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New study probes principles of banking
3 February 2011
The ethics of spying and the morality of the financial crisis are among research topics a £1.9m endowment will allow Oxford University’s theological experts to pursue.
The money has been granted by Alonzo McDonald in whose name the McDonald Centre for Theology, Ethics & Public Life was established in 2008.
Initially it will be used to help attract academics to examine the principles, or lack of, behind banks’ activities. The new endowment guarantees the centre’s work indefinitely.
‘It gives us a base and the momentum to go out and look for other funding,’ centre director Professor Nigel Biggar said. ‘It will provide the flexibility and alacrity that would normally be lacking without such high level backing.
‘In the type of work we do, we have to catch the crest of the wave of topical affairs. We have to move quickly to attract the attention of those with an interest in specific issues, including civil servants and journalists, and this gift allows us to do that.’
The original benefaction from Al McDonald, through his McDonald Agape Foundation, was his first to a university outside of the US. With additional money from the John Fell Foundation, it allowed the centre to be established.
‘He wanted to use the resources of Christian traditions of ethics to engage with issues of political concern,’ Professor Biggar said. ‘It was the public orientation of the centre that encouraged him to make the new endowment.’ Next month’s conference on the ethics of spying which MI6 officials will attend is an example of that.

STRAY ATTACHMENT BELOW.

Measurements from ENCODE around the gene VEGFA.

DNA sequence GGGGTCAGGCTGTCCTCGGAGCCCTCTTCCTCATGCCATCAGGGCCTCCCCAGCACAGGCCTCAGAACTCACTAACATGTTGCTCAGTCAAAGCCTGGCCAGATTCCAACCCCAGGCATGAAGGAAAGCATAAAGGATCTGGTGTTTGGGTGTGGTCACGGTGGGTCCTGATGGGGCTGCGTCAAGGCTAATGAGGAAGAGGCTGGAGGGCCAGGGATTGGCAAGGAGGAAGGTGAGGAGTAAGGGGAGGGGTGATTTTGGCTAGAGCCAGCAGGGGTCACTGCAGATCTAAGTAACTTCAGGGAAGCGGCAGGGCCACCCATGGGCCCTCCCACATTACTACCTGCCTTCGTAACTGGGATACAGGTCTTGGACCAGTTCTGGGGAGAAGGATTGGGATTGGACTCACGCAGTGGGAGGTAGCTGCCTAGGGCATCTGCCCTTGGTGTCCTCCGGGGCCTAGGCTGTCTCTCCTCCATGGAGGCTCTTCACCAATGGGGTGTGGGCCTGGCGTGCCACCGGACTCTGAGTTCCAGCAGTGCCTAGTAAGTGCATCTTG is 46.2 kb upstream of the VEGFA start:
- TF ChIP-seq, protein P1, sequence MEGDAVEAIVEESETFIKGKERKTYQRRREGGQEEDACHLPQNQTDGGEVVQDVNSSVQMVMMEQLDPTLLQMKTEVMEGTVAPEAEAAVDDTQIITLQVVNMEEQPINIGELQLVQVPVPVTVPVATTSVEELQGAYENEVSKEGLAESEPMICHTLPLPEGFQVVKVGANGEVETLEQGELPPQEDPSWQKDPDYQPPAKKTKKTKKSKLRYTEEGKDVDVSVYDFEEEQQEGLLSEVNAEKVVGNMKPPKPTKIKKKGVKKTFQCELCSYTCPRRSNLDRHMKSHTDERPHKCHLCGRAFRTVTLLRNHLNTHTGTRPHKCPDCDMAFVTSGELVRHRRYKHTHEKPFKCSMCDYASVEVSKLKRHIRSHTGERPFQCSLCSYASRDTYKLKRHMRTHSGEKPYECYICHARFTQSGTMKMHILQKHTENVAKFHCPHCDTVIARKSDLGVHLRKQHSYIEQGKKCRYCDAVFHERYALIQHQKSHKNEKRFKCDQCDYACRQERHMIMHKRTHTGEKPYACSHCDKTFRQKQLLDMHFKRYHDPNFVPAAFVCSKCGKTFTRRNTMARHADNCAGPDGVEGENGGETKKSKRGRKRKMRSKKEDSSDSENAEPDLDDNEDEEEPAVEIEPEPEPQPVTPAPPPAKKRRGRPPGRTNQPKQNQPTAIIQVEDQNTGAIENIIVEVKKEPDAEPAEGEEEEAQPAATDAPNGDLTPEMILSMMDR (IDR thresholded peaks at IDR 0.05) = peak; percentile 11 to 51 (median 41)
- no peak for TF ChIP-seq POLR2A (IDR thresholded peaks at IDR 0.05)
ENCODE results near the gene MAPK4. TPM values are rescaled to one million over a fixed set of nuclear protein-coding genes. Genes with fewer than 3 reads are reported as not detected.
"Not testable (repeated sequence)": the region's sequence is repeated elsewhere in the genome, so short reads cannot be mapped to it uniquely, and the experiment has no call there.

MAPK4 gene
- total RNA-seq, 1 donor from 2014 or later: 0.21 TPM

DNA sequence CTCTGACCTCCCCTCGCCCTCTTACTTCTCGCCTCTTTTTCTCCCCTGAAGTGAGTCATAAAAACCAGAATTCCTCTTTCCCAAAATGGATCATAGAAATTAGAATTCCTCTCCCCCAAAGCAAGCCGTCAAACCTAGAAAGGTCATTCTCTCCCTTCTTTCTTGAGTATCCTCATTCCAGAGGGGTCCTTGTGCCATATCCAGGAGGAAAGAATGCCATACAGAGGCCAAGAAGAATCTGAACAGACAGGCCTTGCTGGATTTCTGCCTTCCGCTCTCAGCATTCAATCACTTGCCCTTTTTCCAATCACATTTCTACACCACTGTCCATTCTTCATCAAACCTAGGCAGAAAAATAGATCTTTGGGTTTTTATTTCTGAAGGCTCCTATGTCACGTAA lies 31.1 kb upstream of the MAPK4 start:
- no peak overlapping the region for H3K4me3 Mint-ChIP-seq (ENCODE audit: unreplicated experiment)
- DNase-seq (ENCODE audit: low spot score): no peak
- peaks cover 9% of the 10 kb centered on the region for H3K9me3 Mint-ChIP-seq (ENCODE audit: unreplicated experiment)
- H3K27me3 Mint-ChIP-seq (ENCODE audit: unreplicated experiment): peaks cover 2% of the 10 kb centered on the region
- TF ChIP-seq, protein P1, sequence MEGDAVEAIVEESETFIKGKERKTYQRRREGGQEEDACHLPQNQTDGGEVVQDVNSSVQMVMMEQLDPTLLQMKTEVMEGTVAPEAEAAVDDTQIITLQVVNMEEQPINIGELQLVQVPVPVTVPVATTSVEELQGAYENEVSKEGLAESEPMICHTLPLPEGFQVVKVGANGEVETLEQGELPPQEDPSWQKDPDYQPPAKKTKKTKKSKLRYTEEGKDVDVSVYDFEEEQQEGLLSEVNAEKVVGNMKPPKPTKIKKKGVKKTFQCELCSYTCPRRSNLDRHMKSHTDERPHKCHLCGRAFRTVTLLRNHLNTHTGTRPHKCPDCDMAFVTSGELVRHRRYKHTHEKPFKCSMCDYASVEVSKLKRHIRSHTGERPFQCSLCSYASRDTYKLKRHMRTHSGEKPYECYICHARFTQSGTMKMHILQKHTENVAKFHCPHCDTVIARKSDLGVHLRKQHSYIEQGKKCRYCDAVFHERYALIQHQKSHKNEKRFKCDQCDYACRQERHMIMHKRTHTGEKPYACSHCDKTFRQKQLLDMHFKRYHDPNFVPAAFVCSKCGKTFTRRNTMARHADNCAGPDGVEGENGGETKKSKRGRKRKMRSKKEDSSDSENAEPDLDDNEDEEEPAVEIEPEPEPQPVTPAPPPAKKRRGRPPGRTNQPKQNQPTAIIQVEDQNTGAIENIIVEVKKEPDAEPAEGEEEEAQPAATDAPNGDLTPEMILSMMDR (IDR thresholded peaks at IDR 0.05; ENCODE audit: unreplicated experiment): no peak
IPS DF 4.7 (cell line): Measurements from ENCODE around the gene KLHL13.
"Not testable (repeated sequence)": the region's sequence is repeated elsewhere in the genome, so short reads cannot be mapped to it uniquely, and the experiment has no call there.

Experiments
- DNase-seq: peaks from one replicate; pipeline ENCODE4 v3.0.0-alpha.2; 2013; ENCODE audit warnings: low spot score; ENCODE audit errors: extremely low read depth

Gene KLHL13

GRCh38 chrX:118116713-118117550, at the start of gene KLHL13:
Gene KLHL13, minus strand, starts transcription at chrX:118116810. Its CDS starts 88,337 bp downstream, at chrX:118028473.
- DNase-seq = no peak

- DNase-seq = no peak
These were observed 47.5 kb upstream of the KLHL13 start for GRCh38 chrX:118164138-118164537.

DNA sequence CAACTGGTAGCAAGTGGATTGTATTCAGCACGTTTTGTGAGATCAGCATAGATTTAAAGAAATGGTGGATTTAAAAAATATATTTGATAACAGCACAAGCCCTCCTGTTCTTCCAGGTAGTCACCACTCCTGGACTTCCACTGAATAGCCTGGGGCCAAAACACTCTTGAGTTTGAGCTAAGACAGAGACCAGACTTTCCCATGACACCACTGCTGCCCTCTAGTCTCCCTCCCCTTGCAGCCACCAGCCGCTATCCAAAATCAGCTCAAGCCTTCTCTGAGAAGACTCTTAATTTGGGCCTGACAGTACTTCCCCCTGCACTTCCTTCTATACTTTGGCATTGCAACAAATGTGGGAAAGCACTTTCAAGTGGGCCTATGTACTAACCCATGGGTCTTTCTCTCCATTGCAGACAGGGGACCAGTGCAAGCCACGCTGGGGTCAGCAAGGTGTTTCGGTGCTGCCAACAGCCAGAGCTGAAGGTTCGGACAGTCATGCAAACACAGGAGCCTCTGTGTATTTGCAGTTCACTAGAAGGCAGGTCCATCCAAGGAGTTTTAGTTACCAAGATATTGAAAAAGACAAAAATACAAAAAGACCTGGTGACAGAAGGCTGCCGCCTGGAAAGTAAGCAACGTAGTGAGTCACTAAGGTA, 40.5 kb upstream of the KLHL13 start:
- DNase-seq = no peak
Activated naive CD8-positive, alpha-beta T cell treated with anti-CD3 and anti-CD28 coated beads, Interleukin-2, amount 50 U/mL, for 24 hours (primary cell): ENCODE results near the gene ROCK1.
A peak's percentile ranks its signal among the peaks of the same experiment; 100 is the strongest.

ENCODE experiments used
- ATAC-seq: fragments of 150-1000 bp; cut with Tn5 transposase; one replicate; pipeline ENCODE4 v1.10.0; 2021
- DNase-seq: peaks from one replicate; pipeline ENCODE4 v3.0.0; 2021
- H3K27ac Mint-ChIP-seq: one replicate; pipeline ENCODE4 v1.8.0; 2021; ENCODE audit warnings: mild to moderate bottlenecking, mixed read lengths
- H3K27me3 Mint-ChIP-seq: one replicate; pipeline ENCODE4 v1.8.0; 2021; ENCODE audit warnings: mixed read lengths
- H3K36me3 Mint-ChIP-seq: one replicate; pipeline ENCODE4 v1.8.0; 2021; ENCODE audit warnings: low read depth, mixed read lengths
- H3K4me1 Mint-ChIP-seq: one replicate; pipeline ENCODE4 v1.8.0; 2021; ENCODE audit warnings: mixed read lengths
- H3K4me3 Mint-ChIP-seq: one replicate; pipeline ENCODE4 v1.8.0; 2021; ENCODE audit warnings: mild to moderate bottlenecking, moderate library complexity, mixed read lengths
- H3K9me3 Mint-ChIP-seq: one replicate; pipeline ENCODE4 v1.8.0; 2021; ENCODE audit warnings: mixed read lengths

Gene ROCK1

Professor Biggar became Oxford’s Regius Professor of Moral and Pastoral Theology in 2007 and proposed a new institution to Al McDonald a month later. He is based at Christ Church and has written several books and media articles on the ethics of global issues.
The McDonald Centre provides busy civil servants and politicians with ‘a stimulus and a retreat’ enabling them to think about what they do ethically, Professor Biggar says. He and Dr John Perry, the McDonald Post-Doctoral Fellow for Christian Ethics and Public Life, are currently the only two academics employed by the centre but the new funding will help pay for another four researchers.
The centre’s work reminds decision-makers of their moral as well as political obligations.The Iraq war is among global concerns Professor Biggar studies and he is keeping a close eye on the progress of the Chilcot Inquiry. ‘I would like to see the Inquiry recognise that even if the invasion was illegal that doesn’t answer the question of whether it was morally wrong or right. Law and morality are not the same thing; a moral case could be made for the war so I’m not certain that it was ethically wrong.’
There are dangers in one or more countries intervening in the running of another, however, Professor Biggar believes. ‘Unscrupulous nations might justify their action in terms of defending a persecuted minority.
’Conversely, the UN Security Council did not authorise intervention to prevent “ethnic cleansing” in Kosovo in 1998. ‘The law required us to stand and watch but in that instance breaking the law and intervening was arguably the right thing to do. Action like that is always better taken by a group of nations rather than just one. It is then more likely to be altruistic and for the public good.’
Looking ahead, Professor Biggar says it is impossible to predict how the McDonald Centre will develop but that it is certainly winning national recognition. ‘There has been very little ethical reflection on the financial crisis and the point of creating four new postdoctoral positions is to help develop a new community of scholars with expertise in both ethics and finance. This expertise will be passed on to generations of students to come.
For more information contact Professor Nigel Biggar at firstname.lastname@example.org or on 01865 276219.